10. That is a really pretty house. I’m crap at saving…much better at paying off debt:) But if I have a specific goal (like my Celine luggage tote) I am quite focused. I guess its all about priorities but also making sure you still have money to enjoy life. Morning Katherine

  11. I see, that’s where my saving goes too. All my savings go toward down payments. I don’t particularly have any goals, but once I have enough for down payments, I just buy. Not buying for myself to live, rather buy to invest.

    When I used to work, I put spending money in one account, and saving money into another account. I would never touch that saving money. Either I make it super difficult to withdraw that saving money, or cut all those debt card. I would make big purchases to reward myself once I buy a piece of property.

  12. My husband’s rule is: Income less Savings = Expenses…always set aside and live with what is left.

    http://thekaloka.com

  13. This is a very exciting time for you! I know you and Mr. Feather will reach your goal. After my husband and I purchased our current home, it was our goal to be mortgage free. Each month, we would pay “a little extra” and before we knew it, no more mortgage. Goals are important! The important thing to remember as you’re saving is to allow “a little flex” so you can still enjoy life.

    • Aww you are too kind – paying off my existing mortgage is a goal of mine as well…the “little extra” bit helps out!

  14. I’ve always been pretty good with savings. My problem is that I’m rather risk adverse. My father often lectures me about making money work hard for itself. For example, shopping for the best interest rates and negotiate the rates. How to invest it properly. It was very different when both hubby and I worked full time.

    We saved hard and plowed nearly 50% of our salaries into our savings. We were lucky to invest in real estate just before the boom hits. We kept our expenses really low. Friends thought we were crazy to live in a flat instead of a nice big house. We had a reliable car albeit not that great looking. Friends sneered at us. However, we were very focused. Every time the property prices increased, we would revalue our existing portfolio, re-mortgage and invest in another.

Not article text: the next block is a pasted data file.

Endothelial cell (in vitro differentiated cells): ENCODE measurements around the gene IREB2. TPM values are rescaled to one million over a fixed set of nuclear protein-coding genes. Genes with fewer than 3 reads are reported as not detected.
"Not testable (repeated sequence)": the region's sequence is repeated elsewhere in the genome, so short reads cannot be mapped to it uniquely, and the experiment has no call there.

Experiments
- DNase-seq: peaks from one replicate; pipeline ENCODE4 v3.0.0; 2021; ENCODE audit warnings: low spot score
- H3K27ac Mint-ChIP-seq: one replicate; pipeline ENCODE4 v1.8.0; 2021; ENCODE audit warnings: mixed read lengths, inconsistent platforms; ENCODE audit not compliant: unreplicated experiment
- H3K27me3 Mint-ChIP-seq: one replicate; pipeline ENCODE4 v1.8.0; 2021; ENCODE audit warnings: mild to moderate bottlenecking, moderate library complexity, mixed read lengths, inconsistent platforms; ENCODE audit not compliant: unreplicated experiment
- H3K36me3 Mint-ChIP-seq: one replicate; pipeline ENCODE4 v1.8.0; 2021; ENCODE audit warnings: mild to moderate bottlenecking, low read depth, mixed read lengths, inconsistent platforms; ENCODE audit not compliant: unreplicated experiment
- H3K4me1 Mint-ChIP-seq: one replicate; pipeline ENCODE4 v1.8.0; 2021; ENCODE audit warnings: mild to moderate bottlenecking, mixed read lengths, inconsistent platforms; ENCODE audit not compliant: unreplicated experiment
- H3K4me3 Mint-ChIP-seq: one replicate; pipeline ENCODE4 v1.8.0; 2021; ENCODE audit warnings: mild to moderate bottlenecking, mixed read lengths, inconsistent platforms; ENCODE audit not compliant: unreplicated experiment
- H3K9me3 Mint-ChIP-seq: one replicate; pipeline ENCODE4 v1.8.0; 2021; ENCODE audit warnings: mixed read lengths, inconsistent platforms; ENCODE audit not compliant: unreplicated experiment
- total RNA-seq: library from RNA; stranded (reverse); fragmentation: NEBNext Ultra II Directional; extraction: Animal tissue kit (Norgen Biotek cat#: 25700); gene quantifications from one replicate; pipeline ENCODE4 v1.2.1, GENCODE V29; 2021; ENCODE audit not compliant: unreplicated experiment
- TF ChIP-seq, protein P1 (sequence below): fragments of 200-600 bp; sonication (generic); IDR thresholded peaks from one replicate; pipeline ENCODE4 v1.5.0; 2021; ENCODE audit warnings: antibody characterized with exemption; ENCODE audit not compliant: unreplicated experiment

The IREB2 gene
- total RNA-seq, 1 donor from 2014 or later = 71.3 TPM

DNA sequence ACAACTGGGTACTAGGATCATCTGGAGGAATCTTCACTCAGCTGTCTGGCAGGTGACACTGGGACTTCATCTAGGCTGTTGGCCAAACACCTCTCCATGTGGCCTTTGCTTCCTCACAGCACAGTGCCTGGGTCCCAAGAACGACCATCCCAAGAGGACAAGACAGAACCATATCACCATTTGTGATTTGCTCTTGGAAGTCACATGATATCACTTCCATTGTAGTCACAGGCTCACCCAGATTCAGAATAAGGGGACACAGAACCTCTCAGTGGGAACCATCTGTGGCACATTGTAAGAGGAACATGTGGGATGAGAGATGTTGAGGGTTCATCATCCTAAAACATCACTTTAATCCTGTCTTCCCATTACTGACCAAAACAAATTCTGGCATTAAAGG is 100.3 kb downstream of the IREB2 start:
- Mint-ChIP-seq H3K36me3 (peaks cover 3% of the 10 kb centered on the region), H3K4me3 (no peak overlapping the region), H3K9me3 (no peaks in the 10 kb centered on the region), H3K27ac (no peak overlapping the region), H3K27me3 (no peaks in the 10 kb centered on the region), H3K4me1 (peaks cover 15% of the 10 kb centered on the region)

And then I became a stay at home mom. And we both got lazier probably due to sheer exhaustion of looking after a newborn. What we need to do is to be focused again. It was silly to break the momentum but a good lesson to us that we have to be disciplined regardless.

  15. I will never buy anything unless I can write a check for it. That kind of thinking got me and my family to nearly all our financial goals (because we ultimately need things :)

  16. What a great idea. It’s so hard for people to save these days, when we can buy just about anything at the click of a mouse. My savings goal would have to be an upcoming trip, which won’t happen for about two years.

  17. I live in Brooklyn, and it is so expensive to buy here. I actually think there is a better chance that I will walk into the Wall St. Hermes store and buy a brand new Kelly at full retail price than will ever own an apartment in Brooklyn or Manhattan. Very sad. Great post and I found you when you interviewed my dear Catherine of Aesthetic Alterations. I really enjoy your blog! XO, Jill

  18. Monstruous med school loans motivate me to save more :)

  19. What motivates me? I do not like any debt. I don’t have any credit card debt any more. I have a mortgage and a car note. That’s it. I’m pretty proud to say that I paid half of my mortgage and I have about 1/4 left to pay for my car.

    I think what made me really afraid of debt was the stress. I got married in 2004 and that left me with a staggering $8000 debt. I was appalled. Not only that, my husband had $9000 in student loans. In 2005, Hurricane Katrina left us displaced in Texas. With no job, and little financial help, we accrued an additional $10,000 in debt. A total of $27,000 in debt left me so stressed. I couldn’t sleep and my entire body ached from stress.

    The only thing that really helped us, was our credit card and student loan agencies. All of these agencies actually let us defer payment for a year. Within that year, we worked our butts off and paid off half the amount. Whatever outstanding balances were transferred to 0% interest credit cards that offered deferred interest for additional year. By keeping our credit scores high, we managed to clear out debt in 3 years.

    I don’t think I could go through that again. The stress and anxiety are too much for me.

    • Thank you for sharing your story Helen – I admire you for pulling yourself out of that situation and you are right – you have a lot to be proud of!

  20. I own our very first home at 27 in the US. I personally do not mind living in an apartment because it is much easier to clean and I lived in a house my whole life back home. I enjoyed the luxuries of not having to fix or maintain the place. On the opposite, my husband always wanted a house. He simply was so tired of living with loud neighbors and the lack of privacy in the aparment complex was a main reason.